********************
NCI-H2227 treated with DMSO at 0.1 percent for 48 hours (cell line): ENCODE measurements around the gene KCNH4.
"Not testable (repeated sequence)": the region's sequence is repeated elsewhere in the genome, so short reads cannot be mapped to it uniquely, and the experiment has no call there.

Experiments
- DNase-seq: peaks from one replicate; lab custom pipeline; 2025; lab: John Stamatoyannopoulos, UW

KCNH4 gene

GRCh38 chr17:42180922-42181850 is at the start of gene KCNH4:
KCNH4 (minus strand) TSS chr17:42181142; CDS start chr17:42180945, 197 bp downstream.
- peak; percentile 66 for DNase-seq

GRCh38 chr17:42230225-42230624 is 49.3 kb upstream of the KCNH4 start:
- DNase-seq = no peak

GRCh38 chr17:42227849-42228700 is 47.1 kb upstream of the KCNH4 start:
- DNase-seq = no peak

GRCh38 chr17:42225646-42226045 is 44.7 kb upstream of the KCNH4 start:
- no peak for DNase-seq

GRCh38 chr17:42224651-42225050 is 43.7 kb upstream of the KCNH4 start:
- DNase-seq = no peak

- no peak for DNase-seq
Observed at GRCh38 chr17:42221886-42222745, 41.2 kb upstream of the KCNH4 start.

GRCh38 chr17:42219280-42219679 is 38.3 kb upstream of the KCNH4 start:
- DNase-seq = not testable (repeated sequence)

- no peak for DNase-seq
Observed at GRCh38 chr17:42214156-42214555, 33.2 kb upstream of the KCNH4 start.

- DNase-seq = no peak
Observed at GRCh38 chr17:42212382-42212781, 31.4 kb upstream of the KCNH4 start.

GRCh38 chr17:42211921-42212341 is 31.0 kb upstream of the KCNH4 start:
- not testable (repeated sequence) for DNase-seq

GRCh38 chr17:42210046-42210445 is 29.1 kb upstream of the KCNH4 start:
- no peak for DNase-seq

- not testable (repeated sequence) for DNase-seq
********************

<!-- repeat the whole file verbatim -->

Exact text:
NCI-H2227 treated with DMSO at 0.1 percent for 48 hours (cell line): ENCODE measurements around the gene KCNH4.
"Not testable (repeated sequence)": the region's sequence is repeated elsewhere in the genome, so short reads cannot be mapped to it uniquely, and the experiment has no call there.

Experiments
- DNase-seq: peaks from one replicate; lab custom pipeline; 2025; lab: John Stamatoyannopoulos, UW

KCNH4 gene

GRCh38 chr17:42180922-42181850 is at the start of gene KCNH4:
KCNH4 (minus strand) TSS chr17:42181142; CDS start chr17:42180945, 197 bp downstream.
- peak; percentile 66 for DNase-seq

GRCh38 chr17:42230225-42230624 is 49.3 kb upstream of the KCNH4 start:
- DNase-seq = no peak

GRCh38 chr17:42227849-42228700 is 47.1 kb upstream of the KCNH4 start:
- DNase-seq = no peak

GRCh38 chr17:42225646-42226045 is 44.7 kb upstream of the KCNH4 start:
- no peak for DNase-seq

GRCh38 chr17:42224651-42225050 is 43.7 kb upstream of the KCNH4 start:
- DNase-seq = no peak

- no peak for DNase-seq
Observed at GRCh38 chr17:42221886-42222745, 41.2 kb upstream of the KCNH4 start.

GRCh38 chr17:42219280-42219679 is 38.3 kb upstream of the KCNH4 start:
- DNase-seq = not testable (repeated sequence)

- no peak for DNase-seq
Observed at GRCh38 chr17:42214156-42214555, 33.2 kb upstream of the KCNH4 start.

- DNase-seq = no peak
Observed at GRCh38 chr17:42212382-42212781, 31.4 kb upstream of the KCNH4 start.

GRCh38 chr17:42211921-42212341 is 31.0 kb upstream of the KCNH4 start:
- not testable (repeated sequence) for DNase-seq

GRCh38 chr17:42210046-42210445 is 29.1 kb upstream of the KCNH4 start:
- no peak for DNase-seq

- not testable (repeated sequence) for DNase-seq